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Gorse (Ulex europaeus)is always a thorny subject but this one was not in flower.

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With the coming evening the clouds were colouring up over the golf course,

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and The Cheviot hills unmistakeable in the distance.

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Reference:

Durham coast SSSI

A Magnesian Limestone Geotrail

Cleadon geology

Rothley Circular Walk

This winter walk took a route along part of the the Wanney line, Rothley Lake, Crag and Mill.

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Without leaves it was difficult to identify this tree from it’s shining berries but the fallen leaves looked like cotoneaster so probably it was Hedge cotoneaster (Cotoneaster lucidus.)  A flock of Fieldfare were seen nearby so the berries might be as attractive to them as to us.

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The path took us along the Wanney or Wannie line named after the river Wansbeck. Originally thirteen miles long, starting from Morpeth, it reached Rothbury in 1870 after seven years in construction. It was used to carry coal, stone, livestock, lime and passengers before its closure to passengers in 1952 and freight in 1963. Sir Walter Trevelyan, owner of Wallington (1846-1879) was the driving force behind the building of the railway. The revenue that came to the estate was spent on his house and improving the estate.

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On the way we sought out this  venerable hollowed ancient ash tree. Ash trees can live for 400 years or more if they have been coppiced or pollarded. The hollow structure actually helps them survive longer.

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Evidence  of ridge and furrow cultivation in the photo above, typical of the open field system in the middle ages when non reversible ploughs were used. It survives on higher ground where arable fields were converted to sheep walk in the 15th Century and not ploughed since.

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The characteristic S shaped pattern of ridges ploughed by oxen is shown in comparison to the straight rig and furrow. Oxen were yoked in larger teams than horses and since they ploughed in a clockwise direction needed more turning room. In the background, Rothley Crags shows its windy exposures by the lack of vegetation unlike the plantation below.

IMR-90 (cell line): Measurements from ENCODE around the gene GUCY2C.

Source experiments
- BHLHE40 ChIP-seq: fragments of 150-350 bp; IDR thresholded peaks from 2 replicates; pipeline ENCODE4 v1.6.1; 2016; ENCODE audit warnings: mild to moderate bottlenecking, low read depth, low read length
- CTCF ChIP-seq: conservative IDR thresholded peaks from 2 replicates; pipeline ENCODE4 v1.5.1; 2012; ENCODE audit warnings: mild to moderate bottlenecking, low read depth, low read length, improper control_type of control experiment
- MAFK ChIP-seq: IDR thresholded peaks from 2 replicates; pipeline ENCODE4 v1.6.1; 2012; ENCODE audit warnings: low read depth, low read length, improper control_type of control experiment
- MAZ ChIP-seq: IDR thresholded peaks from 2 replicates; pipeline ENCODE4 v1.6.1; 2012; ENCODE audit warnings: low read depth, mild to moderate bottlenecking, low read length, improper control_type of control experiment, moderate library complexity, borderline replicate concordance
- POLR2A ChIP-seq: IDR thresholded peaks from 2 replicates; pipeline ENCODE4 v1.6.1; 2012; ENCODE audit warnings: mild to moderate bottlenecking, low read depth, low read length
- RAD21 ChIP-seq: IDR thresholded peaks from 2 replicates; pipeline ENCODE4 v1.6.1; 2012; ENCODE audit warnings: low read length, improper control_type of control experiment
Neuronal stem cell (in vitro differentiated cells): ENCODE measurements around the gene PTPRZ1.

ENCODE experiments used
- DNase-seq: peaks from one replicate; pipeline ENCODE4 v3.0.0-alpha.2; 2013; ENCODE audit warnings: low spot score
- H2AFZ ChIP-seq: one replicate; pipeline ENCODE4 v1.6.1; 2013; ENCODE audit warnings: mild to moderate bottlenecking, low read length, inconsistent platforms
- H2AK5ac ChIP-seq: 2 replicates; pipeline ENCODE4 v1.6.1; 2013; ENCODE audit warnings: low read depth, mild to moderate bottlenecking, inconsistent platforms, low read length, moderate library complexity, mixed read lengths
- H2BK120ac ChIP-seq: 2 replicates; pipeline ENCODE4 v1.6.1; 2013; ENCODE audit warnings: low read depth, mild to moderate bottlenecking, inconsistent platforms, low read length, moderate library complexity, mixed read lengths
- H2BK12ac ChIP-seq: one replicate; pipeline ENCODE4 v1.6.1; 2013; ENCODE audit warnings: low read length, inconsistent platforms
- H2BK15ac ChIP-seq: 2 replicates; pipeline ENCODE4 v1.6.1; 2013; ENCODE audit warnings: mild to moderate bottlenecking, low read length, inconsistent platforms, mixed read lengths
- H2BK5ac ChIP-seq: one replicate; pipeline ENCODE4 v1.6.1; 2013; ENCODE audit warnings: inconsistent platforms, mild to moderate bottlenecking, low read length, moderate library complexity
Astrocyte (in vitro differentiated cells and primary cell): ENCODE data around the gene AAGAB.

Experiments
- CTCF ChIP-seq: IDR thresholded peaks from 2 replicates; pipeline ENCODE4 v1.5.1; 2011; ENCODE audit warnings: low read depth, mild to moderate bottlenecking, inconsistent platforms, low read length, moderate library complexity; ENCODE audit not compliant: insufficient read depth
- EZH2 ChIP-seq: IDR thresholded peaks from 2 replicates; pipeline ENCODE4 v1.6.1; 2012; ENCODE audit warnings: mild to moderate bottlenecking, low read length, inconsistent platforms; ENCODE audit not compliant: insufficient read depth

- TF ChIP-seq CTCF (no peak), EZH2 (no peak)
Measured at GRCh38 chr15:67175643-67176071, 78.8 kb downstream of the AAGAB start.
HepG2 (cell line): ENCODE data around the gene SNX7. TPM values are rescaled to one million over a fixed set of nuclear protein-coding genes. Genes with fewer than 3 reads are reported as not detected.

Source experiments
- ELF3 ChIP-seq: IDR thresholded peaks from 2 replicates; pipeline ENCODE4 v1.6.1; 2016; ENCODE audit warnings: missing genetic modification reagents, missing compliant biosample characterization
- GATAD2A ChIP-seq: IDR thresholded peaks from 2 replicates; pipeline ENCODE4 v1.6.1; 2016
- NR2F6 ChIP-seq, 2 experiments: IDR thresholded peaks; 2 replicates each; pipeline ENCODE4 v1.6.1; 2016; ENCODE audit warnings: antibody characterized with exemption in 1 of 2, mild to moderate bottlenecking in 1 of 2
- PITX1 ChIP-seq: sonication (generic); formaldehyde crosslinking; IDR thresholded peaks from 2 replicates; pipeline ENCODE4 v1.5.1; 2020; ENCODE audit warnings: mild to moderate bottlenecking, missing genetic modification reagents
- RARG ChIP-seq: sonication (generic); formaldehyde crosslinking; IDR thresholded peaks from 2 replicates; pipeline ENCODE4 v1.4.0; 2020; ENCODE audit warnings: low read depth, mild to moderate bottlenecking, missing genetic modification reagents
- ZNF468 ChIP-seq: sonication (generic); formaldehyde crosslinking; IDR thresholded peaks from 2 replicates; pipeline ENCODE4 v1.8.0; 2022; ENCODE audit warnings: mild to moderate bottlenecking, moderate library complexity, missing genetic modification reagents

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These interestingly shaped leaves belong to Intermediate wintergreen (Pyrola media).

 

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The lake forms part of the deer-park created by Sir William Calverley-Blackett (2nd Baronet) the owner of Wallington Estate who built Rothley Castle as a folly and the Codger Fort to prove loyalty to King George II during the Jacobite rebellion. The lake was landscaped by Capability Brown. The bird feeders by the lake hide were thronged by tits: Blue, Great, Coal and a pair of delightful Marsh tits. Nuthatch and chaffinch also visited while a Crossbill was heard in the trees.

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The lake surroundings have been planted with Scots Pine, Sitka spruce and Beech but moss thrived among old stumps as did Caluna vulgaris and Bilberry. Given the red stems, this moss is Red-stemmed feather moss (Pleurosium schreberi) an inhabitant of open heathy woodland.

c portentosa.JPGLichens survive in exposed moorland conditions of Rothley Crag. The lichen above is Cladonia portentosa, perhaps not as widespread as it should be in these conditions. Parmelia omphalodes, below, commonly seen on exposed base-poor rocks such as the Rothley grits.

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Sphaerophorus globosus is a bushy attractive lichen apparently fairly common in upland areas.

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Sphaerophorus fragilis, however, forms more compact cushions, lacks the pinkish tinge and usually grows at greater altitude.

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All we saw of Rothley mill was this attractive trough. The mill was a water-powered cornmill on the Hartburn, now a private dwelling, interesting in legend as the dwelling place of Queen Mab and her fairies. A dipper was seen on the Hartburn and a yellowhammer on the trees nearby.

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Reference:

Lichens – Frank S. Dobson

Collins Wild Flower Guide- David Streeter at al.